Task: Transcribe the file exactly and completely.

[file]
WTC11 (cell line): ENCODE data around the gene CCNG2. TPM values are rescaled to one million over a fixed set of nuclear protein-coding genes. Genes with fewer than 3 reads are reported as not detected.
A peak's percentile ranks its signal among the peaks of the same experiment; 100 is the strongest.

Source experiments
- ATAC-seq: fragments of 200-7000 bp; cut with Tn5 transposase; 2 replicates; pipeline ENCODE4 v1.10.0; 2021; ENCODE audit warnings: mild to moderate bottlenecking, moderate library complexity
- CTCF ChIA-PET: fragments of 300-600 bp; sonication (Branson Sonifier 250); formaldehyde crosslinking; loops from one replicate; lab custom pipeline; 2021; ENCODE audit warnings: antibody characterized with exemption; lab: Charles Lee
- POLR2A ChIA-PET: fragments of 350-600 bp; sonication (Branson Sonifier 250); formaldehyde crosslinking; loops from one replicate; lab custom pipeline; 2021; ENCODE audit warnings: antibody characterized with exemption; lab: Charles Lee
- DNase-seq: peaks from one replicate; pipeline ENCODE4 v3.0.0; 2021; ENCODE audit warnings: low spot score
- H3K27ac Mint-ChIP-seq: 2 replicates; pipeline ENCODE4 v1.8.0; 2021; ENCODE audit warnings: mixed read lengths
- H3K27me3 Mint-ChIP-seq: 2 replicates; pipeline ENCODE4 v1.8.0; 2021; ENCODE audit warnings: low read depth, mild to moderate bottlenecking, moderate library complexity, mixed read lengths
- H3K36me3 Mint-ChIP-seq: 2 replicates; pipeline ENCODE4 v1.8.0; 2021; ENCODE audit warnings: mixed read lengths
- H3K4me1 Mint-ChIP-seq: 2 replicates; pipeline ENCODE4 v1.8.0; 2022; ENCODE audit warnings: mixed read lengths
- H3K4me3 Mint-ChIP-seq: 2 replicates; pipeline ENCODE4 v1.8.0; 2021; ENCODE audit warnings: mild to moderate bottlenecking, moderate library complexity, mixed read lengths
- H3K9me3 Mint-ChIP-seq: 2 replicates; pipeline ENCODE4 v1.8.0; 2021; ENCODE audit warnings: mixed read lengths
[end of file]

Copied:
WTC11 (cell line): ENCODE data around the gene CCNG2. TPM values are rescaled to one million over a fixed set of nuclear protein-coding genes. Genes with fewer than 3 reads are reported as not detected.
A peak's percentile ranks its signal among the peaks of the same experiment; 100 is the strongest.

Source experiments
- ATAC-seq: fragments of 200-7000 bp; cut with Tn5 transposase; 2 replicates; pipeline ENCODE4 v1.10.0; 2021; ENCODE audit warnings: mild to moderate bottlenecking, moderate library complexity
- CTCF ChIA-PET: fragments of 300-600 bp; sonication (Branson Sonifier 250); formaldehyde crosslinking; loops from one replicate; lab custom pipeline; 2021; ENCODE audit warnings: antibody characterized with exemption; lab: Charles Lee
- POLR2A ChIA-PET: fragments of 350-600 bp; sonication (Branson Sonifier 250); formaldehyde crosslinking; loops from one replicate; lab custom pipeline; 2021; ENCODE audit warnings: antibody characterized with exemption; lab: Charles Lee
- DNase-seq: peaks from one replicate; pipeline ENCODE4 v3.0.0; 2021; ENCODE audit warnings: low spot score
- H3K27ac Mint-ChIP-seq: 2 replicates; pipeline ENCODE4 v1.8.0; 2021; ENCODE audit warnings: mixed read lengths
- H3K27me3 Mint-ChIP-seq: 2 replicates; pipeline ENCODE4 v1.8.0; 2021; ENCODE audit warnings: low read depth, mild to moderate bottlenecking, moderate library complexity, mixed read lengths
- H3K36me3 Mint-ChIP-seq: 2 replicates; pipeline ENCODE4 v1.8.0; 2021; ENCODE audit warnings: mixed read lengths
- H3K4me1 Mint-ChIP-seq: 2 replicates; pipeline ENCODE4 v1.8.0; 2022; ENCODE audit warnings: mixed read lengths
- H3K4me3 Mint-ChIP-seq: 2 replicates; pipeline ENCODE4 v1.8.0; 2021; ENCODE audit warnings: mild to moderate bottlenecking, moderate library complexity, mixed read lengths
- H3K9me3 Mint-ChIP-seq: 2 replicates; pipeline ENCODE4 v1.8.0; 2021; ENCODE audit warnings: mixed read lengths